Beane moves into advisory role for A’s, Forst stays GM

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OAKLAND, Calif. – Longtime executive Billy Beane is stepping away from the day-to-day operations of the Oakland Athletics to become the senior advisor to owner John Fisher.

David Forst will lead baseball operations, maintaining his title of general manager.

“This is really as much as me taking on a new role but also David taking on a responsibility that he’s earned as one of the probably top executives in the game, truly, in my opinion,” Beane said Friday on a conference call. “The great thing is, as I’ve said in the past, I’m still a member of the Athletics family. I’m very grateful to John and the relationship that we’ve forged over the time since he’s taken over ownership.”

The A’s are seeking to build a new ballpark in Oakland and Beane will help with that effort as well as strategic work in other broad areas. He also is free to continue pursuing non-baseball interests such as ownership stakes in professional soccer clubs abroad and even a cricket team in India.

“Billy is and will always be an Athletic. He is a trusted advisor to me and I look forward to continuing to work closely with him on strategic initiatives that impact our club,” Fisher said. “This position at the ownership level allows Billy to pursue other non-baseball sporting interests while continuing to hold an important role with the A’s and me.”

Forst will lead the A’s after a 102-loss season in manager Mark Kotsay’s first year.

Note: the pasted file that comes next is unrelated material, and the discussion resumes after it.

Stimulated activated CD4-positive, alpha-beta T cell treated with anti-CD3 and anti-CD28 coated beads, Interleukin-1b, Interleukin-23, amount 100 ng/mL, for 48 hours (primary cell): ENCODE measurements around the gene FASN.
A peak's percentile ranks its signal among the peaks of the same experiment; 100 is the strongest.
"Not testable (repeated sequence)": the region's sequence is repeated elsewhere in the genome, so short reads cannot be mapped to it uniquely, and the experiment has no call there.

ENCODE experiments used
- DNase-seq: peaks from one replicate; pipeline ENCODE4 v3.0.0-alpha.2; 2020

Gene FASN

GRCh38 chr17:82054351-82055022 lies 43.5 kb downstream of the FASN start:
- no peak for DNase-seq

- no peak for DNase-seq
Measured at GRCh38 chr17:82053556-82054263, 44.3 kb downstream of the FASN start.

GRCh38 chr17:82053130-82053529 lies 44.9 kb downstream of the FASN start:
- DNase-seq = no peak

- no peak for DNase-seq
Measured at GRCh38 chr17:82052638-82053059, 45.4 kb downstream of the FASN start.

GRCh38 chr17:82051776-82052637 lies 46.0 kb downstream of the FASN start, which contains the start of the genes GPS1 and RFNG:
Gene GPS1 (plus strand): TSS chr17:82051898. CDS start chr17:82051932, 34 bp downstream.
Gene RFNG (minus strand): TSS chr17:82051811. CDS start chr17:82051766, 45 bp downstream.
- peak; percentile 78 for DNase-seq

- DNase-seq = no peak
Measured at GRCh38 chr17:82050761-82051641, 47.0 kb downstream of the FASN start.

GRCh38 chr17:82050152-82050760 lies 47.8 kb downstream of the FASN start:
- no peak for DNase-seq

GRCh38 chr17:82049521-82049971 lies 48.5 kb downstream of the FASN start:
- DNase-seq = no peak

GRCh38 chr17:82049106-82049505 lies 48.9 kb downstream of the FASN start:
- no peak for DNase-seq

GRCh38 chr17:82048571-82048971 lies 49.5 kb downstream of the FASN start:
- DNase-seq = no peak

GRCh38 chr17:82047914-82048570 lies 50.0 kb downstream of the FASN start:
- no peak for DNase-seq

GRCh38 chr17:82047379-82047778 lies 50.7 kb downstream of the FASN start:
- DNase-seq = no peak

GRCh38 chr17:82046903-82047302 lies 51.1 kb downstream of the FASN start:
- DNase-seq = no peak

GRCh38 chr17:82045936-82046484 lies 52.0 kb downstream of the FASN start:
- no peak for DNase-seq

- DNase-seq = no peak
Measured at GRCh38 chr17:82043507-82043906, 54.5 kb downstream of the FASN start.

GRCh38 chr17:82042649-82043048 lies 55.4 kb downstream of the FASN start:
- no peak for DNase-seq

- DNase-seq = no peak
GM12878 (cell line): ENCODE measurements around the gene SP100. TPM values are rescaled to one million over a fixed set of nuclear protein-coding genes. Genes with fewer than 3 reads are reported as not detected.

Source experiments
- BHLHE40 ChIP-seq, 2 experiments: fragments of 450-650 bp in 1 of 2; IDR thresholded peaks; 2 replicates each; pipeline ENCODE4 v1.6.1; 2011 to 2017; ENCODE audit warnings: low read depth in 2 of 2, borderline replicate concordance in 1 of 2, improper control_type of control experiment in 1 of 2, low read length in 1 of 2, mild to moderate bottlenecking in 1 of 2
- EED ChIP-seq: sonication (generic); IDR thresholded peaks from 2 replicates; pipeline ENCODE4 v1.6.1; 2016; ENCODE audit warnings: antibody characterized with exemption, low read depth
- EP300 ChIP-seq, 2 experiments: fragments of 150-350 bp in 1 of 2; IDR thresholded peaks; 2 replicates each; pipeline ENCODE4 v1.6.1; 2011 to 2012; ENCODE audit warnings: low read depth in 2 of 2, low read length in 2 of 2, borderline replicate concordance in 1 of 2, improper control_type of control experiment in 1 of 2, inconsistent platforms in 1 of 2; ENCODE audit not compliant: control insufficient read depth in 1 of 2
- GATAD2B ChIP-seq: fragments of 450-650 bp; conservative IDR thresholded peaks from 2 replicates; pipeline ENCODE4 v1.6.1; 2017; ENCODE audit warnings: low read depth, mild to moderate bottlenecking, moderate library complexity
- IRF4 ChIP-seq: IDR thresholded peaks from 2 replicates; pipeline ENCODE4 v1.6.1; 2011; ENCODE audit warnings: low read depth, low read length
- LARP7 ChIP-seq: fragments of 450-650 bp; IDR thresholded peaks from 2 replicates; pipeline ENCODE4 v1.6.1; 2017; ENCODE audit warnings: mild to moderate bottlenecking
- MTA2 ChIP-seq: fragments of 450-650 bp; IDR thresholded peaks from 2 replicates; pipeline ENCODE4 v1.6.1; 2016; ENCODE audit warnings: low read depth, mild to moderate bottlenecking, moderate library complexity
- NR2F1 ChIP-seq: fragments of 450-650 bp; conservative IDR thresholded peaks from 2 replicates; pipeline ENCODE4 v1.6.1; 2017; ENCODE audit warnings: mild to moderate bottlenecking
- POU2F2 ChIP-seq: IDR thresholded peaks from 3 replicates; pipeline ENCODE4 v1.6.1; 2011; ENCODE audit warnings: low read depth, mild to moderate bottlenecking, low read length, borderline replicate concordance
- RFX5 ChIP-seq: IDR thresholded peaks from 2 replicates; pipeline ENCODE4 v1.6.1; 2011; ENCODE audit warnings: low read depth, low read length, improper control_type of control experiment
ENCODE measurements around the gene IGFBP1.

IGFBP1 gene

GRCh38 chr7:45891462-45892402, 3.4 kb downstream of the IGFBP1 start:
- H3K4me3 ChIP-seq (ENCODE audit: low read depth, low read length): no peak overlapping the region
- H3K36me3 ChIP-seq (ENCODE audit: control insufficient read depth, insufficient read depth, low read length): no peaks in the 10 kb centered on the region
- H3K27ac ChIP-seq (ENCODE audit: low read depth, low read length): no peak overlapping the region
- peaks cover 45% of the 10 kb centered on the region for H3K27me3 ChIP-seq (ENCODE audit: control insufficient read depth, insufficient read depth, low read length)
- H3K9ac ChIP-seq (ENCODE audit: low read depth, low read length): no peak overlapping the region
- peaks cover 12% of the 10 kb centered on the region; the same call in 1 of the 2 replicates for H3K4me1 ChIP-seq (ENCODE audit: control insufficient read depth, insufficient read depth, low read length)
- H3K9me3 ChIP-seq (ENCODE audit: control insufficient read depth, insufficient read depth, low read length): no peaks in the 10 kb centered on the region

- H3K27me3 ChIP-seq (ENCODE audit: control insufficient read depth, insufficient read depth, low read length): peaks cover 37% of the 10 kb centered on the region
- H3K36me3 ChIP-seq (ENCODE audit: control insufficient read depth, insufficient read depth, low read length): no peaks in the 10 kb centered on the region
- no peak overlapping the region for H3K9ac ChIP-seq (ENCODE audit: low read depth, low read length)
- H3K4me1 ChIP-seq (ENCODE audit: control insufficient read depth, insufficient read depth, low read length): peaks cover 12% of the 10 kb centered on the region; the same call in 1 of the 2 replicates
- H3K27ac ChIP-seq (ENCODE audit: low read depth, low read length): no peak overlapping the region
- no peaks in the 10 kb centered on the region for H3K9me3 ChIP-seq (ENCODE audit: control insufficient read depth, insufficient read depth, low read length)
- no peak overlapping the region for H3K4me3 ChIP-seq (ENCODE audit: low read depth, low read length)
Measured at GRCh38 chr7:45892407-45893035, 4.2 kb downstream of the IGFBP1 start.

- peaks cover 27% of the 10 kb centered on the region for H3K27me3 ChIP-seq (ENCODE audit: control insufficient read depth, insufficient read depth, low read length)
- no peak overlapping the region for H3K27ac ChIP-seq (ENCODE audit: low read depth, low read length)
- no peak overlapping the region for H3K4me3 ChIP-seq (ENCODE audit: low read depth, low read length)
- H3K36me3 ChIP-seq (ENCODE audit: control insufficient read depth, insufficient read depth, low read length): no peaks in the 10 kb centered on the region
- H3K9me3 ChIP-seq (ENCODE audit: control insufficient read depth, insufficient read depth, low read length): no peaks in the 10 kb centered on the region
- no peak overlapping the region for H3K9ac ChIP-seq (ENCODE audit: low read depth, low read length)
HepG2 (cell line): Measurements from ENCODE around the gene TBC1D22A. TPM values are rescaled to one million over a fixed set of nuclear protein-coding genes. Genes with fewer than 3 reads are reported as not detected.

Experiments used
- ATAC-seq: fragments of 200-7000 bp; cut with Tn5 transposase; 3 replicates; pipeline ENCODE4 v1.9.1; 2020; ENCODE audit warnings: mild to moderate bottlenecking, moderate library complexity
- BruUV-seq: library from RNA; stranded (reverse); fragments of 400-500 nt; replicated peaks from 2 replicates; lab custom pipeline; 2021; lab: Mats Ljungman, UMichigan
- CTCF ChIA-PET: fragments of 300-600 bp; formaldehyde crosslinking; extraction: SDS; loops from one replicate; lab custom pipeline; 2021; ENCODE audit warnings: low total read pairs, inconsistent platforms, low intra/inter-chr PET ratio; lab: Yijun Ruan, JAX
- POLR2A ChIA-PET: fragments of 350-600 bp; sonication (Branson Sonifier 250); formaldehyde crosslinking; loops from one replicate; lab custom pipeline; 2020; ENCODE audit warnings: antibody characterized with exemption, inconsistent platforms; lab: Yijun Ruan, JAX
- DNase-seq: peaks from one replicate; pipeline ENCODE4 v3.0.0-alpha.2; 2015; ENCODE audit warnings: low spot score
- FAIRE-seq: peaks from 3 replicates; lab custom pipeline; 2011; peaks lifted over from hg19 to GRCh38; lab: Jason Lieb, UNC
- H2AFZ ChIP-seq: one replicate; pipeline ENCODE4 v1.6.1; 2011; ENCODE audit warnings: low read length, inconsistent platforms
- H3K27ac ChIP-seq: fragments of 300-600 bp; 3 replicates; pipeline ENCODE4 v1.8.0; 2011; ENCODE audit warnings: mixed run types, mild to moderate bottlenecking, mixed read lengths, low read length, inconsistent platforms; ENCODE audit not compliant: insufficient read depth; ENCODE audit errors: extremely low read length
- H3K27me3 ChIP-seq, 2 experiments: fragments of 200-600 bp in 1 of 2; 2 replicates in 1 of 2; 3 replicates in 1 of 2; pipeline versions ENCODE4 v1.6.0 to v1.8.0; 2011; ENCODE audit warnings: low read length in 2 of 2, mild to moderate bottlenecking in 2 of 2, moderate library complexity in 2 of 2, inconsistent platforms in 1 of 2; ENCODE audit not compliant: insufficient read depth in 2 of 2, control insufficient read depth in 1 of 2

“I personally owe so much to Billy. I tend to think that the sport and the industry do as well,” Forst said. “I just think so much has changed about who is working in baseball over the last 20-plus years that he had a lot to do with, how the game is evaluated, how we see things.”

The 2011 movie “Moneyball” starring Brad Pitt as Beane focused on the 2002 edition of the low-budget A’s and a thrilling 20-game winning streak. Ultimately, Oakland lost in the first round of the playoffs. The film was adapted from the 2003 best seller by Michael Lewis detailing Beane’s unconventional methods and management style in running a ballclub.

The A’s have continued to trade away their top players, unable to sign their top free agents given their financial constraints.

“There’s no denying the impact that `Moneyball’ and Billy’s high profile had on how we operate now in baseball and how the game is viewed,” Forst said.

Source: Aaron Judge, Yankees reach $360M, 9-year deal

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SAN DIEGO (AP) — Aaron Judge has agreed to return to the New York Yankees on a $360 million, nine-year contract, according to a person familiar with the deal.

The person spoke to The Associated Press on Wednesday because the deal had not been announced.

Judge will earn $40 million per season, the highest average annual payout for a position player. The contract trails only Mike Trout’s $426.5 million deal with the Los Angeles Angels and Mookie Betts’ $365 million pact with the Los Angeles Dodgers for biggest in baseball history.

Judge was offered a long-term deal by New York before last season that was worth $213.5 million over seven years from 2023-29. But he turned it down in the hours before opening day in April.

The 6-foot-7 Judge bet on himself — and won.

Judge set an American League record with 62 homers in 2022, powering the Yankees to the AL East title. He also tied for the major league lead with 131 RBIs and just missed a Triple Crown with a .311 batting average.

New York was swept by Houston in the AL Championship Series, but Judge became the first AL MVP for the Yankees since Alex Rodriguez in 2007.

Judge, 30, was selected by New York in the first round of the 2013 amateur draft and made his big league debut in 2016, homering in his first at-bat.

A year later, he was one of baseball’s breakout stars. He hit .284 with 52 homers and 114 RBIs in 2017, winning the AL Rookie of the Year award. The four-time All-Star has 220 homers and 497 RBIs in seven big league seasons.